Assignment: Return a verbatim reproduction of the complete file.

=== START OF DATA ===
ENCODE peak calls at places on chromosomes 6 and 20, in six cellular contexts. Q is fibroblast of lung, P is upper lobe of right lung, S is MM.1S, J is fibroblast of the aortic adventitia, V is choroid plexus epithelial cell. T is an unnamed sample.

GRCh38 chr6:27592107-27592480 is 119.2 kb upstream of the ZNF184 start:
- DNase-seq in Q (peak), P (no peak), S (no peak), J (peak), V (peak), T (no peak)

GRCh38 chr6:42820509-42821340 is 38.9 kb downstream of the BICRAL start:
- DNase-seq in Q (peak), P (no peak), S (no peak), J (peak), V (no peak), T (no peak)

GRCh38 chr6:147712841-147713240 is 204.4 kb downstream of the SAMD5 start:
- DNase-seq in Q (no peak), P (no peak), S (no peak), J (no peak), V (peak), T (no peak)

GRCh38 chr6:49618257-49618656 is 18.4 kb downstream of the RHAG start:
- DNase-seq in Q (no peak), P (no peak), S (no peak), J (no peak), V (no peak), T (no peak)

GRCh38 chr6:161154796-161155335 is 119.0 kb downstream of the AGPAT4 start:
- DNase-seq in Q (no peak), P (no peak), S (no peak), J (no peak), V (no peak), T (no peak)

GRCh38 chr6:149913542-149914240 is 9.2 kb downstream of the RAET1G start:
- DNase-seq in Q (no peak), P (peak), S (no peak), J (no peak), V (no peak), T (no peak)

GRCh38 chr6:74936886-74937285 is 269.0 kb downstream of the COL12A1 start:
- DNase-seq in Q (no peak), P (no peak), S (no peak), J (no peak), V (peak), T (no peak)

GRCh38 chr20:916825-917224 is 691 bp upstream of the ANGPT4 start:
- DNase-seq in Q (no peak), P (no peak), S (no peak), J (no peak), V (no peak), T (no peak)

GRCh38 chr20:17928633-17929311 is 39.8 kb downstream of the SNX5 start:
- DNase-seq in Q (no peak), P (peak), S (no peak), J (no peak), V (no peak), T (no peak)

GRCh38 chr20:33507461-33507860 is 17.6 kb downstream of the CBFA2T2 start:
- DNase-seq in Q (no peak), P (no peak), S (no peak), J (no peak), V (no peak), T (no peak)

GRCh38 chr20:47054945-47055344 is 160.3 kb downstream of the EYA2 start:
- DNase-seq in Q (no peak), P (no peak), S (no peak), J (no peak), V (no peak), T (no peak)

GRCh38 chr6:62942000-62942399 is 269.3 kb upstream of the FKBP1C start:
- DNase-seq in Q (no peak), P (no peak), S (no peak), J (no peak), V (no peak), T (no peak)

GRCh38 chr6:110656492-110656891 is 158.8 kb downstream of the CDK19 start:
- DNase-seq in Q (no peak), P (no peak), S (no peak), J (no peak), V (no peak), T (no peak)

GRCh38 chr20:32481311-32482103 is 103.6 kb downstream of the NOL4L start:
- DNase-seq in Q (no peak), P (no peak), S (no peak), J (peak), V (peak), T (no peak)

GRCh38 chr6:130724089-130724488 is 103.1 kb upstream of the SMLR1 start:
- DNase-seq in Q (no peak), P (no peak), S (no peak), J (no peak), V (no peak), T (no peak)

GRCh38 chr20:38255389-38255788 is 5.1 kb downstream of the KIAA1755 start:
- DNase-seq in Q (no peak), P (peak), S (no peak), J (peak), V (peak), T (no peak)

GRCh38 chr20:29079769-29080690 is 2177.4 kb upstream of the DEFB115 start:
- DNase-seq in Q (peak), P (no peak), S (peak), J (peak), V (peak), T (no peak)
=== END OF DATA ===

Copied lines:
ENCODE peak calls at places on chromosomes 6 and 20, in six cellular contexts. Q is fibroblast of lung, P is upper lobe of right lung, S is MM.1S, J is fibroblast of the aortic adventitia, V is choroid plexus epithelial cell. T is an unnamed sample.

GRCh38 chr6:27592107-27592480 is 119.2 kb upstream of the ZNF184 start:
- DNase-seq in Q (peak), P (no peak), S (no peak), J (peak), V (peak), T (no peak)

GRCh38 chr6:42820509-42821340 is 38.9 kb downstream of the BICRAL start:
- DNase-seq in Q (peak), P (no peak), S (no peak), J (peak), V (no peak), T (no peak)

GRCh38 chr6:147712841-147713240 is 204.4 kb downstream of the SAMD5 start:
- DNase-seq in Q (no peak), P (no peak), S (no peak), J (no peak), V (peak), T (no peak)

GRCh38 chr6:49618257-49618656 is 18.4 kb downstream of the RHAG start:
- DNase-seq in Q (no peak), P (no peak), S (no peak), J (no peak), V (no peak), T (no peak)

GRCh38 chr6:161154796-161155335 is 119.0 kb downstream of the AGPAT4 start:
- DNase-seq in Q (no peak), P (no peak), S (no peak), J (no peak), V (no peak), T (no peak)

GRCh38 chr6:149913542-149914240 is 9.2 kb downstream of the RAET1G start:
- DNase-seq in Q (no peak), P (peak), S (no peak), J (no peak), V (no peak), T (no peak)

GRCh38 chr6:74936886-74937285 is 269.0 kb downstream of the COL12A1 start:
- DNase-seq in Q (no peak), P (no peak), S (no peak), J (no peak), V (peak), T (no peak)

GRCh38 chr20:916825-917224 is 691 bp upstream of the ANGPT4 start:
- DNase-seq in Q (no peak), P (no peak), S (no peak), J (no peak), V (no peak), T (no peak)

GRCh38 chr20:17928633-17929311 is 39.8 kb downstream of the SNX5 start:
- DNase-seq in Q (no peak), P (peak), S (no peak), J (no peak), V (no peak), T (no peak)

GRCh38 chr20:33507461-33507860 is 17.6 kb downstream of the CBFA2T2 start:
- DNase-seq in Q (no peak), P (no peak), S (no peak), J (no peak), V (no peak), T (no peak)

GRCh38 chr20:47054945-47055344 is 160.3 kb downstream of the EYA2 start:
- DNase-seq in Q (no peak), P (no peak), S (no peak), J (no peak), V (no peak), T (no peak)

GRCh38 chr6:62942000-62942399 is 269.3 kb upstream of the FKBP1C start:
- DNase-seq in Q (no peak), P (no peak), S (no peak), J (no peak), V (no peak), T (no peak)

GRCh38 chr6:110656492-110656891 is 158.8 kb downstream of the CDK19 start:
- DNase-seq in Q (no peak), P (no peak), S (no peak), J (no peak), V (no peak), T (no peak)

GRCh38 chr20:32481311-32482103 is 103.6 kb downstream of the NOL4L start:
- DNase-seq in Q (no peak), P (no peak), S (no peak), J (peak), V (peak), T (no peak)

GRCh38 chr6:130724089-130724488 is 103.1 kb upstream of the SMLR1 start:
- DNase-seq in Q (no peak), P (no peak), S (no peak), J (no peak), V (no peak), T (no peak)

GRCh38 chr20:38255389-38255788 is 5.1 kb downstream of the KIAA1755 start:
- DNase-seq in Q (no peak), P (peak), S (no peak), J (peak), V (peak), T (no peak)

GRCh38 chr20:29079769-29080690 is 2177.4 kb upstream of the DEFB115 start:
- DNase-seq in Q (peak), P (no peak), S (peak), J (peak), V (peak), T (no peak)